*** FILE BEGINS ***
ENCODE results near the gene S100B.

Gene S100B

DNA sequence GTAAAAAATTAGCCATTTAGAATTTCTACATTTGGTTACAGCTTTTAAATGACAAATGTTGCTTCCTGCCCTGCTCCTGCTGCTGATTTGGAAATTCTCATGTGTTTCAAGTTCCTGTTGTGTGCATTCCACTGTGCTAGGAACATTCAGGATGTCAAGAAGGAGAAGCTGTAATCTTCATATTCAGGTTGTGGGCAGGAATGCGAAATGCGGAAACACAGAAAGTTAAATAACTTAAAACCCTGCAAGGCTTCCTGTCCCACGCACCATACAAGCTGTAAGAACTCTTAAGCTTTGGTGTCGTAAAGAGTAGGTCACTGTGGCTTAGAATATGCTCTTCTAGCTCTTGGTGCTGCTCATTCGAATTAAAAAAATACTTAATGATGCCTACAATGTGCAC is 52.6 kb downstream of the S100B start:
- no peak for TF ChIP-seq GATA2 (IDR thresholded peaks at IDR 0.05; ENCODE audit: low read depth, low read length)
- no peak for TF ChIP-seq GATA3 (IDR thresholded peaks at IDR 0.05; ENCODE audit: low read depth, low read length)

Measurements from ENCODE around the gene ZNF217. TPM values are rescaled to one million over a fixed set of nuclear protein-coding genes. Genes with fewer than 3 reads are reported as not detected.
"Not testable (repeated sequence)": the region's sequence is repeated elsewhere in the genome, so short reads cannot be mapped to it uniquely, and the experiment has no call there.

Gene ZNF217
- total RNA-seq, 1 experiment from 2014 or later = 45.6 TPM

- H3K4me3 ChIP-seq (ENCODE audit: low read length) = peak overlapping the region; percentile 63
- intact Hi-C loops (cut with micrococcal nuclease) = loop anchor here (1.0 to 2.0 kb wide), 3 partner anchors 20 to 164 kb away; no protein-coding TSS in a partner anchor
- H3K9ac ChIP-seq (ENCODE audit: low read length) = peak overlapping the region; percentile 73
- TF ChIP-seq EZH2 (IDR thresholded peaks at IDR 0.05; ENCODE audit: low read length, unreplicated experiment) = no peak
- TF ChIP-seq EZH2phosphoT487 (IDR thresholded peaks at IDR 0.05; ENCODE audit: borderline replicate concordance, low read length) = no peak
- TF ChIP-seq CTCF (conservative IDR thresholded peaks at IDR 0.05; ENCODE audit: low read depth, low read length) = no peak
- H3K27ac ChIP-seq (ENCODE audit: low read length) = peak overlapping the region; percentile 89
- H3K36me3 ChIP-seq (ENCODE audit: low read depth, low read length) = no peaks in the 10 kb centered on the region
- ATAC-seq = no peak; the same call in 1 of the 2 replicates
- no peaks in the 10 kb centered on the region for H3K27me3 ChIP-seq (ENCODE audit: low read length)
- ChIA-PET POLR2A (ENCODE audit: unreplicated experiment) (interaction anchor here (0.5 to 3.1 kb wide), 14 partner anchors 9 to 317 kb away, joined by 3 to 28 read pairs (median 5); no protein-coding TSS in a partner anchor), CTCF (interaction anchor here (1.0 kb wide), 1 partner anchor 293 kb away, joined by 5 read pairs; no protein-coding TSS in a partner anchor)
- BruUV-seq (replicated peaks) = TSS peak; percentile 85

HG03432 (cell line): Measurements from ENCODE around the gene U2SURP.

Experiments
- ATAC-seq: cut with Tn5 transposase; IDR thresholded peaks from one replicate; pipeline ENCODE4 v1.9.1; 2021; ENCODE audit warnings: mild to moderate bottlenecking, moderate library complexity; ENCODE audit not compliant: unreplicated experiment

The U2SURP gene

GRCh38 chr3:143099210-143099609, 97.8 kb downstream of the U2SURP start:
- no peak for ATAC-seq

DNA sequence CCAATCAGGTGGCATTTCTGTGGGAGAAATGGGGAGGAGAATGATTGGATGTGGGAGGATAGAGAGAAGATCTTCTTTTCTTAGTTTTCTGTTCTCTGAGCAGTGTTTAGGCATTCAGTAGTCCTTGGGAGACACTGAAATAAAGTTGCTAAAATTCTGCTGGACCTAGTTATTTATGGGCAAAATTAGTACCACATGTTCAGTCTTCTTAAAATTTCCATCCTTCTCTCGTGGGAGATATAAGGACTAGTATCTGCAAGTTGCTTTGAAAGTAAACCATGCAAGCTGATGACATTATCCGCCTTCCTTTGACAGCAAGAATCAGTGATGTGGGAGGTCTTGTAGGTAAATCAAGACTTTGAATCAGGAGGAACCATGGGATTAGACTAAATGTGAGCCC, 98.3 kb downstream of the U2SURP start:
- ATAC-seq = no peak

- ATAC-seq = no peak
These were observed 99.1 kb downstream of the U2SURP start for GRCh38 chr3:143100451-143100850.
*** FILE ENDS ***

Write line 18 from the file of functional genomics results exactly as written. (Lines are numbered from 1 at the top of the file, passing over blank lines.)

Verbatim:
- ATAC-seq = no peak; the same call in 1 of the 2 replicates